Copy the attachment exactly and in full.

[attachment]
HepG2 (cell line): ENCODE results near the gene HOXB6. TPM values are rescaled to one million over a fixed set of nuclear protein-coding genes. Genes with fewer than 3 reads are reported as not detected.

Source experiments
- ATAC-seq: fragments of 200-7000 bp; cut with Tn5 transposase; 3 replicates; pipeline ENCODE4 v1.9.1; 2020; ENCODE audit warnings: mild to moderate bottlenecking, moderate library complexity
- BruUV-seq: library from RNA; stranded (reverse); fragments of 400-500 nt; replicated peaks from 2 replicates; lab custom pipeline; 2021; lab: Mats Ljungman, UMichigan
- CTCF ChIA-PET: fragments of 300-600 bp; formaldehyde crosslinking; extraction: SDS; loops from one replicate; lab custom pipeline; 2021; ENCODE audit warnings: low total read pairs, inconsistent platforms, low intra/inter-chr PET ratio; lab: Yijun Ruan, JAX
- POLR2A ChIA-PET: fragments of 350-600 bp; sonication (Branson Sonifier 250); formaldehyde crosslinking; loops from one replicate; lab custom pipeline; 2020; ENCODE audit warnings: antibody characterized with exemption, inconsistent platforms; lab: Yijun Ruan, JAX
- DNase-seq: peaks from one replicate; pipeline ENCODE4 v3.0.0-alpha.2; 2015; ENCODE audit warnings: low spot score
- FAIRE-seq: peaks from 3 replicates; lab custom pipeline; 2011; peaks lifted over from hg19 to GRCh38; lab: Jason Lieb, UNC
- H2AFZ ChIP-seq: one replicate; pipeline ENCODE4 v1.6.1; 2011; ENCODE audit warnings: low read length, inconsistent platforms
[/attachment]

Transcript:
HepG2 (cell line): ENCODE results near the gene HOXB6. TPM values are rescaled to one million over a fixed set of nuclear protein-coding genes. Genes with fewer than 3 reads are reported as not detected.

Source experiments
- ATAC-seq: fragments of 200-7000 bp; cut with Tn5 transposase; 3 replicates; pipeline ENCODE4 v1.9.1; 2020; ENCODE audit warnings: mild to moderate bottlenecking, moderate library complexity
- BruUV-seq: library from RNA; stranded (reverse); fragments of 400-500 nt; replicated peaks from 2 replicates; lab custom pipeline; 2021; lab: Mats Ljungman, UMichigan
- CTCF ChIA-PET: fragments of 300-600 bp; formaldehyde crosslinking; extraction: SDS; loops from one replicate; lab custom pipeline; 2021; ENCODE audit warnings: low total read pairs, inconsistent platforms, low intra/inter-chr PET ratio; lab: Yijun Ruan, JAX
- POLR2A ChIA-PET: fragments of 350-600 bp; sonication (Branson Sonifier 250); formaldehyde crosslinking; loops from one replicate; lab custom pipeline; 2020; ENCODE audit warnings: antibody characterized with exemption, inconsistent platforms; lab: Yijun Ruan, JAX
- DNase-seq: peaks from one replicate; pipeline ENCODE4 v3.0.0-alpha.2; 2015; ENCODE audit warnings: low spot score
- FAIRE-seq: peaks from 3 replicates; lab custom pipeline; 2011; peaks lifted over from hg19 to GRCh38; lab: Jason Lieb, UNC
- H2AFZ ChIP-seq: one replicate; pipeline ENCODE4 v1.6.1; 2011; ENCODE audit warnings: low read length, inconsistent platforms